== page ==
When you work on projects that have already gone live, you probably want to get the latest database from the live website and import it locally. But you might also have done some settings in your local environment, so you make a backup of the local database before replacing it with the live one. That’s already two dumps. Then you play around a bit with the content and just in case make some more backups. And as some WordPress databases easily have some hundred megabytes, your free disk space is reduced quite fast. So the first step you should take is to find all those large database dumps on your local disk. For that, you can simply run this command in the main local development folder:

find . -type f -size +10M -name "*.sql"

This command will find any SQL dump that is larger then 10 MB. You might even want to search for smaller files, if you have lots of them which sums up to some hundred megabytes in total. If you wand to see how large all of these files are, you simply extend the command and run it through the du command:

find . -type f -size +10M -name "*.sql" -exec du -h "{}" \;

Now that you have found all of these files, you can delete those you really don’t need anymore. But what about files you still might need?

Compressing all database dumps

Well, you can simply use another command and compress all of them in one go. You just have to run this command:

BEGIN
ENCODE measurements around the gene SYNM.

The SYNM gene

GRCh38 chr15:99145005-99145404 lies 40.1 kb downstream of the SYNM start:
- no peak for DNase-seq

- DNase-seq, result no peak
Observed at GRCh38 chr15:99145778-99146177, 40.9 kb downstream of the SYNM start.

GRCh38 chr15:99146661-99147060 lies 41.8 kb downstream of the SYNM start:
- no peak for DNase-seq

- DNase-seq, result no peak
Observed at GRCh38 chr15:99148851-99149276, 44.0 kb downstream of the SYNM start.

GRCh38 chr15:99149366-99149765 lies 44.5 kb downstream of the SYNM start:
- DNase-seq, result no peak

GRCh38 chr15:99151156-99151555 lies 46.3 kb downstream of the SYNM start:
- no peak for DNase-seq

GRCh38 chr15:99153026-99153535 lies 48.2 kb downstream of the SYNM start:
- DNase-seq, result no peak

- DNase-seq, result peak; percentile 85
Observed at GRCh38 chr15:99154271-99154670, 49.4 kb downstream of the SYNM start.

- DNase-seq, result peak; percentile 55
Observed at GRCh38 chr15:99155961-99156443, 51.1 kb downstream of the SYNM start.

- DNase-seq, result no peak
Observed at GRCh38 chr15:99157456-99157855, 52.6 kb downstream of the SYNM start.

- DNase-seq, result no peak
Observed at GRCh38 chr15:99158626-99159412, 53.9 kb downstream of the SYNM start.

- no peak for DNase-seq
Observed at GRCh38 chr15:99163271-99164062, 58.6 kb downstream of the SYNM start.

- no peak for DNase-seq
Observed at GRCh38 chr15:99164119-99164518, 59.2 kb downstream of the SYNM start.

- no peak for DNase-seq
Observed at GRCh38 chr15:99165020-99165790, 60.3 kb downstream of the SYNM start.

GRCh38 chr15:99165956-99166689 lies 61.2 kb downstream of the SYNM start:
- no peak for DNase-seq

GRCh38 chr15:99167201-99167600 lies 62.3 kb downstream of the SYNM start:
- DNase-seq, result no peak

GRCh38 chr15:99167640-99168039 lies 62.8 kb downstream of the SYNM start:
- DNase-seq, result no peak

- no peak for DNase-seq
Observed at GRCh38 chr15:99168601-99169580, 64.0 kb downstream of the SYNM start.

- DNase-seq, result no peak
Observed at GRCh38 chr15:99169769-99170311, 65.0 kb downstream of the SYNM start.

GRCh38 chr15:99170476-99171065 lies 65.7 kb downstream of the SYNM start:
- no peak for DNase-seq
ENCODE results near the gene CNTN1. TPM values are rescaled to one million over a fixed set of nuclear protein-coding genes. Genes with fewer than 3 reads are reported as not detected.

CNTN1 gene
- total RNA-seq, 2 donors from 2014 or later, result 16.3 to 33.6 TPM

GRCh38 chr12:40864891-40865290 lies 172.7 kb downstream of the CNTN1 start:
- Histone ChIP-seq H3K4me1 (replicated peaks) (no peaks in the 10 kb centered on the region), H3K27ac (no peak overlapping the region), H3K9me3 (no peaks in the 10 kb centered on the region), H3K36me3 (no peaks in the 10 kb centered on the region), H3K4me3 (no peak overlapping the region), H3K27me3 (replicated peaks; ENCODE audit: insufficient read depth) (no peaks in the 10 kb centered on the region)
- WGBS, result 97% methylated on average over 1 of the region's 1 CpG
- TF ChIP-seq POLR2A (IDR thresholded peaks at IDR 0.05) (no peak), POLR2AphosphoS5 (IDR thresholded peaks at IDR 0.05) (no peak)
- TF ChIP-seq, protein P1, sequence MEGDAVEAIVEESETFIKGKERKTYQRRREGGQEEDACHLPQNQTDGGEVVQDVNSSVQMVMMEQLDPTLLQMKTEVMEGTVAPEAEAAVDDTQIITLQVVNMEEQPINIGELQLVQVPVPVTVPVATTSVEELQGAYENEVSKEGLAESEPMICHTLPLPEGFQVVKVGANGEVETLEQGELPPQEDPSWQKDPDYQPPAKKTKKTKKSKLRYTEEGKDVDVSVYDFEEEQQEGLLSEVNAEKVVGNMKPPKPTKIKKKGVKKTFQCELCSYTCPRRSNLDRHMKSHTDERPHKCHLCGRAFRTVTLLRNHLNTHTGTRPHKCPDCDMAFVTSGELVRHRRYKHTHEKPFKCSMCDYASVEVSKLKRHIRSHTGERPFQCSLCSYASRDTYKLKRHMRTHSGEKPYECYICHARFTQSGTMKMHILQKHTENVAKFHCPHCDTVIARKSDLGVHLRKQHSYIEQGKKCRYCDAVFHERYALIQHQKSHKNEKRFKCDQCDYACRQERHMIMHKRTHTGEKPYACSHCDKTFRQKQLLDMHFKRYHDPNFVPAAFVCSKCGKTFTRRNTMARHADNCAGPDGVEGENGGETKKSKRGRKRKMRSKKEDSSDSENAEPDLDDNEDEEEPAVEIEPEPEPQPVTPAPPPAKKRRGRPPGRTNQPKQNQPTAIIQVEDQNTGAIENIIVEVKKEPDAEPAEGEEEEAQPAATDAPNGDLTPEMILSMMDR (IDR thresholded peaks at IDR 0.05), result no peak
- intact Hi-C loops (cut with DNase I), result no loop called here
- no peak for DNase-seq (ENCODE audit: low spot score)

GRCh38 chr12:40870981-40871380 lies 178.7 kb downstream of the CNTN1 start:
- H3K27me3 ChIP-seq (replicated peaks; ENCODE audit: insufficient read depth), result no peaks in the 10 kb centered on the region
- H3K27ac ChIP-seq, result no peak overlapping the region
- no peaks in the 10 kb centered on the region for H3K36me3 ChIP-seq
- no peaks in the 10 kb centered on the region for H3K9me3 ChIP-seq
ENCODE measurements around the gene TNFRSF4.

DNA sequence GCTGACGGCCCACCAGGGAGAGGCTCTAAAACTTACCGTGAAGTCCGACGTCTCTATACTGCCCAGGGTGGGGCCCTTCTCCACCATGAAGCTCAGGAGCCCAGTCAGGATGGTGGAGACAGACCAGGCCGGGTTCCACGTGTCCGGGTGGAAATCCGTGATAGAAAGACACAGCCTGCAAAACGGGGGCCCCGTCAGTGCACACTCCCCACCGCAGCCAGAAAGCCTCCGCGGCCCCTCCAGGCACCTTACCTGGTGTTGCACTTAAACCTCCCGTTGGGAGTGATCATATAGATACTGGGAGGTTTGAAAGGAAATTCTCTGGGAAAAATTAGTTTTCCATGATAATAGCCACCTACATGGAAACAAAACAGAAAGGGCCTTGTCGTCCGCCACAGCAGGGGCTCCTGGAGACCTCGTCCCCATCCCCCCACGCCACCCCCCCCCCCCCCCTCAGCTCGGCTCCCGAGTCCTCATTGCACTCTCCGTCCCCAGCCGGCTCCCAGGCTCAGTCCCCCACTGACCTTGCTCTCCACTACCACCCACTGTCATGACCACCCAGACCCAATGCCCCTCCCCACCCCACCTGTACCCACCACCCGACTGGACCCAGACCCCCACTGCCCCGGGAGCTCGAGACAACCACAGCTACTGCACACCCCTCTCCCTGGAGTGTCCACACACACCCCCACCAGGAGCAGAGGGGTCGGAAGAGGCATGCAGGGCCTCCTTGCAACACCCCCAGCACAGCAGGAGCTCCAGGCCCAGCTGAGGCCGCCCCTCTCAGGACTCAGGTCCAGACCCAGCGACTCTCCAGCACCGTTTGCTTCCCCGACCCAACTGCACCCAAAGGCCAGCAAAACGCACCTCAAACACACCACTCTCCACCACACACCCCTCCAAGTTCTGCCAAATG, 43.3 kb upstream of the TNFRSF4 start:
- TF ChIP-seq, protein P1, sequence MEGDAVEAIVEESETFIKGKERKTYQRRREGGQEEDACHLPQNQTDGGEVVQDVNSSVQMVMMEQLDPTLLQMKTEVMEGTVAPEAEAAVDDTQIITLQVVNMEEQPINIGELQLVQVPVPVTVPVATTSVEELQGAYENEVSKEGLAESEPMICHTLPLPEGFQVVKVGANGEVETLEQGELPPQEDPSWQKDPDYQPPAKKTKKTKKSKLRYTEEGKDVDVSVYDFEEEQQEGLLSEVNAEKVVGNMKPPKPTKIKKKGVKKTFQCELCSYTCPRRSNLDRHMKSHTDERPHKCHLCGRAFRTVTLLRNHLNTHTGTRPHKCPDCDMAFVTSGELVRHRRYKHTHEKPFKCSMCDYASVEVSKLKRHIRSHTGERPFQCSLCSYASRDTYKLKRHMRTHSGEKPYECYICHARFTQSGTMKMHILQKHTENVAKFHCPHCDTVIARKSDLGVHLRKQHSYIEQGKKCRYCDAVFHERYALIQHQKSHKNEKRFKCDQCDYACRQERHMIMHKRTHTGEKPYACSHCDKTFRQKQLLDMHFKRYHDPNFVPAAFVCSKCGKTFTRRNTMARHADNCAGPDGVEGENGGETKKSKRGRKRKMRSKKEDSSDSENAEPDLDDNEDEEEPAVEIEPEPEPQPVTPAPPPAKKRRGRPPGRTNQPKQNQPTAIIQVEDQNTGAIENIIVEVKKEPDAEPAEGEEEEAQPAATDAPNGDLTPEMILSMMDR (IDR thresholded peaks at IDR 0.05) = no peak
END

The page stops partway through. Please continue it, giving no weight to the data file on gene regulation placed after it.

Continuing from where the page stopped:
find . -type f -size +10M -name "*.sql" -exec gzip "{}" \;

This will compress all database dumps larger than 10 MB using the gzip command. I’ve run that command on my work laptop some days ago and was able to save more than 3.5 GB on my drive. It only took about 90 seconds to run. If I need to restore any of the compressed dumps, I would use ungzip them before and then import the dump into the database.

Find other large files

Once you’ve done with compressing all database dumps, why not search for other types of large files that can easily be compress or deleted? Some other good candidates are logfiles, like the debug.log you will find in the wp-content folder, when you’ve activated the WP_DEBUG_LOG in an installation. To find those files, either replace the search pattern or just remove it completely, to find all large files:

find . -type f -size +10M -exec du -h "{}" \;

Searching without a file extension will probably also show you a lot of media files, that are easily large as well. But then you might use the trick mentioned earlier to load those from a remote server.

Another type of files you may find are XML files. They may come from the WordPress XML Exporter, but they could also some other type of files, that needes to be left uncompressed.

Caveat